Preoperative Predictors and Outcome of Triple Valve Surgery in 487 Consecutive Patients

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Abstract

Background

Triple valve surgery (TVS) is associated with an elevated risk for operative mortality and thus remains a surgical challenge. We report our experience and results of TVS procedures, especially with respect to identification of preoperative risk factors, to improve patient selection.

Methods

Between December 1994 and January 2013, 487 consecutive patients (240 male, 247 female) underwent TVS at the Heart Center Leipzig, University of Leipzig. The data were prospectively collected and retrospectively analyzed. Univariate and multivariable regression analyses were performed to identify risk factors.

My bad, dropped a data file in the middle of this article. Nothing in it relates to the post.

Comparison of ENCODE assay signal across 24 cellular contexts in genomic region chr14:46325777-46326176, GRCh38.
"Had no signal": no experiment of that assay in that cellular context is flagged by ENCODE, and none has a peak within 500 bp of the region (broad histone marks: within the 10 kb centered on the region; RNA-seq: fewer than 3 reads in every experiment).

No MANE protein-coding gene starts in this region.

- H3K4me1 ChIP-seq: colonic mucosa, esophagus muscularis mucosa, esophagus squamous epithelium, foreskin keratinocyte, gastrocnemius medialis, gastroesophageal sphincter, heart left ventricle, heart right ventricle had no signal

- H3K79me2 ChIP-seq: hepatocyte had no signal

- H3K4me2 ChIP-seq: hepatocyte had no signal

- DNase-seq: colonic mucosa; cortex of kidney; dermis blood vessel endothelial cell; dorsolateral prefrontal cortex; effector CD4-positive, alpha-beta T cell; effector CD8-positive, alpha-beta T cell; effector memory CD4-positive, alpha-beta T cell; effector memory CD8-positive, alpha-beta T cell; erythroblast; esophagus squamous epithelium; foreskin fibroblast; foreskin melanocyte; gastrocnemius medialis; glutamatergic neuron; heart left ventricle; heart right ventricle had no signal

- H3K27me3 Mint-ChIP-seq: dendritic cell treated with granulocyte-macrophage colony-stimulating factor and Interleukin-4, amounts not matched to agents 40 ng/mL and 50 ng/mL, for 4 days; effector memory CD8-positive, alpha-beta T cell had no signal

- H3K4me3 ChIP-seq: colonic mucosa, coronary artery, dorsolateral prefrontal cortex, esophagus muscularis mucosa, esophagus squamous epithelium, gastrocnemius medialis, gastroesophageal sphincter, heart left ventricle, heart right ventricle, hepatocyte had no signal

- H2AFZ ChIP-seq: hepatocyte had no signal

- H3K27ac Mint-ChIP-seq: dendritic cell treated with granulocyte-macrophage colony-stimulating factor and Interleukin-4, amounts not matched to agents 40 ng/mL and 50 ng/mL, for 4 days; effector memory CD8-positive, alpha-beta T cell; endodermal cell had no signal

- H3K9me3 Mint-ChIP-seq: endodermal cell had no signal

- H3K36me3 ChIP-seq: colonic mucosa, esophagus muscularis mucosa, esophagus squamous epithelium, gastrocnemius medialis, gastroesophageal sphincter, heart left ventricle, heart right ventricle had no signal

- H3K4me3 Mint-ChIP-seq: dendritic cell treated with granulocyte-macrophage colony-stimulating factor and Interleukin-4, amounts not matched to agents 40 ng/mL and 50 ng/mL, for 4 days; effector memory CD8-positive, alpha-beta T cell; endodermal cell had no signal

Results

The 30-day mortality was 16.1% and the long-term survival at 1 year and 5 years was 71.8% and 54.6%, respectively. Multivariable logistic regression analysis identified previous myocardial infarction to be the only significant predictor for early mortality. Age, New York Heart Association functional class IV, previous myocardial infarction, dialysis, and liver dysfunction were identified as preoperative predictors for late mortality. Furthermore, an increase of operative risk, given for each year, was observed during the study period. In contrast, 30-day mortality decreased during the observation time.

Conclusion

TVS is associated with a high surgical risk. Long-term survival is decreased, but acceptable for these high-risk patients. The series demonstrates that increasing surgical risk, age, and comorbidities are the future challenges in TVS.

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